Chances are you can hear it in your head now.
There is no question that ‘ba da ba ba ba’ — five notes and syllables — have become one of the most recognizable sonic logos of all time. And it’s no accident that this ditty has so successfully wormed its way into our collective consciousness.
Frequent use is crucial for any effective sonic logo, and McDonald’s consistently used theirs since 2003...again, and again and again.
But ubiquity isn’t the only reason McDonald’s sonic logo works. There are a few musical qualities that make Ba da ba ba ba so darn effective.
1. A Universal Melody. The pentatonic scale is the only one that exists in almost every musical culture around the world. As Bobby McFerrin has delightfully demonstrated, it seems to be hard-wired into our brains. McDonald’s taps into this shared musical language by using just five notes of it for the pitches of Ba da ba ba ba — creating an easy to sing, inherently appealing melody.
Interestingly, the original version of the song “I’m Lovin It,” sung by Justin Timberlake, featured a different melody consisting of the first five notes of the minor scale. While that was great for the early-2000s Pop-R&B style of the original track, it isn’t nearly as universally pleasing as the pentatonic scale.
2. Syncopation. Syncopation is the placement of musical notes or hits on off-beats. It’s what makes you want to move and groove to music. McDonald’s pushes all but the first of its notes to the off-beat, making the melody feel peppy and playful, even when it is sung acapella or played by a single instrument.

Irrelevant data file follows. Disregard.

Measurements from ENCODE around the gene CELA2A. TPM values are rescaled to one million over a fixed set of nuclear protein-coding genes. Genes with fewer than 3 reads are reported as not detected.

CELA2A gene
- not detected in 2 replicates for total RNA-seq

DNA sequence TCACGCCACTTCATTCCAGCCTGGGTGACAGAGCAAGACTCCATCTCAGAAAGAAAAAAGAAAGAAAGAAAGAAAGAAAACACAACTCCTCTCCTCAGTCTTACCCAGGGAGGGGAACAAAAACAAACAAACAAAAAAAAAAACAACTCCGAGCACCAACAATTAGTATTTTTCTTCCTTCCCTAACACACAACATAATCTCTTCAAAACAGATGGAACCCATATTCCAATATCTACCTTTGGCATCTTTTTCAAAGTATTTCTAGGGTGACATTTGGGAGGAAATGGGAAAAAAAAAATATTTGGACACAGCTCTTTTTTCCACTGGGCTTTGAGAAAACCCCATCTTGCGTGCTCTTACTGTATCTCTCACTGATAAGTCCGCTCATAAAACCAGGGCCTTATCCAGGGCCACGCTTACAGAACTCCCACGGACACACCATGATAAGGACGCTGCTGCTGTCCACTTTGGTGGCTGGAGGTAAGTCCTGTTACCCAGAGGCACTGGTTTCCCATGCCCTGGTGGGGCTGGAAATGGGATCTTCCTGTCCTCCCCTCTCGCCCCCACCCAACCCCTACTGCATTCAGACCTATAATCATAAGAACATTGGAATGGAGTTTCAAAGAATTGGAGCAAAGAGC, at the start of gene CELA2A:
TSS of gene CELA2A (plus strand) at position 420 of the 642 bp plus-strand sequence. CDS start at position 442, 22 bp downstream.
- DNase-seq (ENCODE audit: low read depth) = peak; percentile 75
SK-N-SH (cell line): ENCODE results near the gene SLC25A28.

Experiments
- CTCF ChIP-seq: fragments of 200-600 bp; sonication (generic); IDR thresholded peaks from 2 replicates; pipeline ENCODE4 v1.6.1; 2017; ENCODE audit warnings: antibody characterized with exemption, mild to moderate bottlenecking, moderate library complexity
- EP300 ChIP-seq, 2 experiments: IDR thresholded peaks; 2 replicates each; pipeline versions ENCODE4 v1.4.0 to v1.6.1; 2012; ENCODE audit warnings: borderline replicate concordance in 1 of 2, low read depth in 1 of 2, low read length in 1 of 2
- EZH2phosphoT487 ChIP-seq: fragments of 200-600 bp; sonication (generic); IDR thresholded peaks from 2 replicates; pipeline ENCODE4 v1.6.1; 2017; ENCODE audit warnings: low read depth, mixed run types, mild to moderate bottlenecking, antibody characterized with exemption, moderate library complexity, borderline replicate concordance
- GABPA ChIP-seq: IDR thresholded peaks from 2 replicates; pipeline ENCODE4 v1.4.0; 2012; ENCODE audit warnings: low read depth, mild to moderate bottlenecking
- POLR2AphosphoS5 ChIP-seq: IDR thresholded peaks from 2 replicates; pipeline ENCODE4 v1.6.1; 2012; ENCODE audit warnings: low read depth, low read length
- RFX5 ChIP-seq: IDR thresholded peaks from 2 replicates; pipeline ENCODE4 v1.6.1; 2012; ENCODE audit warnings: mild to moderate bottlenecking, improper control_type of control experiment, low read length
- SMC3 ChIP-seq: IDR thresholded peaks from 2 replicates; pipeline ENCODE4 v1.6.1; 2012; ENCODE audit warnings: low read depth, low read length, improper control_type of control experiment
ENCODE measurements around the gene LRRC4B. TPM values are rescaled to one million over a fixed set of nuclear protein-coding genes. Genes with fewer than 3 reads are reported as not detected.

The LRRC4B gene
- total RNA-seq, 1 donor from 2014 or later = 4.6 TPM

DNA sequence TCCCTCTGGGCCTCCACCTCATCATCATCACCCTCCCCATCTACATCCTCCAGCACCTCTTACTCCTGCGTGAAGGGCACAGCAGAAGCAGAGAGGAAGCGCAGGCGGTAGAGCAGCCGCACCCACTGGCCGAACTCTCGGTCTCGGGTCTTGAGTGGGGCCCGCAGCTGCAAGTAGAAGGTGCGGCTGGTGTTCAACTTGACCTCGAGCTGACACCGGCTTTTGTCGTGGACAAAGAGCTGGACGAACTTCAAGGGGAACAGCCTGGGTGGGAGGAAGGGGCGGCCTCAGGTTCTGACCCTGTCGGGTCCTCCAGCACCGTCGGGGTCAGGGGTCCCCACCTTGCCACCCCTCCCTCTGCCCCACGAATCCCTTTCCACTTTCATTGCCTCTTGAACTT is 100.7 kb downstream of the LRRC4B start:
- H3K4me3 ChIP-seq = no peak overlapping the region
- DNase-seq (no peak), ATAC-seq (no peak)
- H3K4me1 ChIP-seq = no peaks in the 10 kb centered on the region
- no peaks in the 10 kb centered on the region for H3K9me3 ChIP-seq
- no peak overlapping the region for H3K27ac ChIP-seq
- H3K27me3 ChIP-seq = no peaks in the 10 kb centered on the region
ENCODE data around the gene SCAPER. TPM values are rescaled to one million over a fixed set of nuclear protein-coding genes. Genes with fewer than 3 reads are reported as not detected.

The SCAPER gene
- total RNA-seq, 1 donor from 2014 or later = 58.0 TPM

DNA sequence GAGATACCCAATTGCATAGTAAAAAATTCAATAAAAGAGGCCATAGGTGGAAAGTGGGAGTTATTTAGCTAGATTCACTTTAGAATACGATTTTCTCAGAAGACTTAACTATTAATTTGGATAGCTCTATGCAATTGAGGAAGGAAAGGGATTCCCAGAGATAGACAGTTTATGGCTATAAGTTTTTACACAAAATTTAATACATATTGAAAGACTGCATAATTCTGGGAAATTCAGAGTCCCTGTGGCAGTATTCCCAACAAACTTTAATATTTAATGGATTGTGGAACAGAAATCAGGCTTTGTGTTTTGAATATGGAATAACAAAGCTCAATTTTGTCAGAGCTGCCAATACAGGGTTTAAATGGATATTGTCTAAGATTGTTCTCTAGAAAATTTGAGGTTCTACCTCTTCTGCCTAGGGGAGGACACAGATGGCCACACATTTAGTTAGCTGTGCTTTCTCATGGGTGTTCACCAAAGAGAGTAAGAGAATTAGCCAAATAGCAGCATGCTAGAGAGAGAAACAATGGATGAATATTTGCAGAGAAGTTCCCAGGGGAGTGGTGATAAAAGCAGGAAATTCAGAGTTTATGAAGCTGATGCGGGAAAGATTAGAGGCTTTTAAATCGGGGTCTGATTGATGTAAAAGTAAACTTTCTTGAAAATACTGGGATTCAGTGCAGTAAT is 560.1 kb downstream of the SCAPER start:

3. Baby Syllables. I’m no speech therapist, but you don’t need to have teeth to pronounce “ba” and “da.” Saying ba da ba ba ba is quite literally so easy, a baby can do it. That makes it all the more likely to proliferate. It is a fun, instantly familiar syllable spread that almost demands to be repeated by listeners.
So McDonald’s has a nice melody, a bouncy rhythm and familiar syllables.
There are, however, a ton of variations on McDonald’s sonic logo that don’t use all three elements listed above: instrumental versions, heartfelt versions and at least one percussion-only version that doesn’t use the melody or the syllables at all.
The fact that McDonald’s has so many variations of its sonic logo speaks to the strength of each individual element. It doesn’t need to use all three to be recognized. The most recent version, for example, is just the actor Brian Cox mumble-singing ba da ba ba ba in neither the right rhythm or melody. But, it works!
Sonic branding, like music and culture at large, progresses. What sounded unique in 2003 will sound passé in 2021.
Most importantly, you need a sound that sounds like you, not one that sounds like a McNugget.
Lucas Murray is a music producer at Made Music Studio.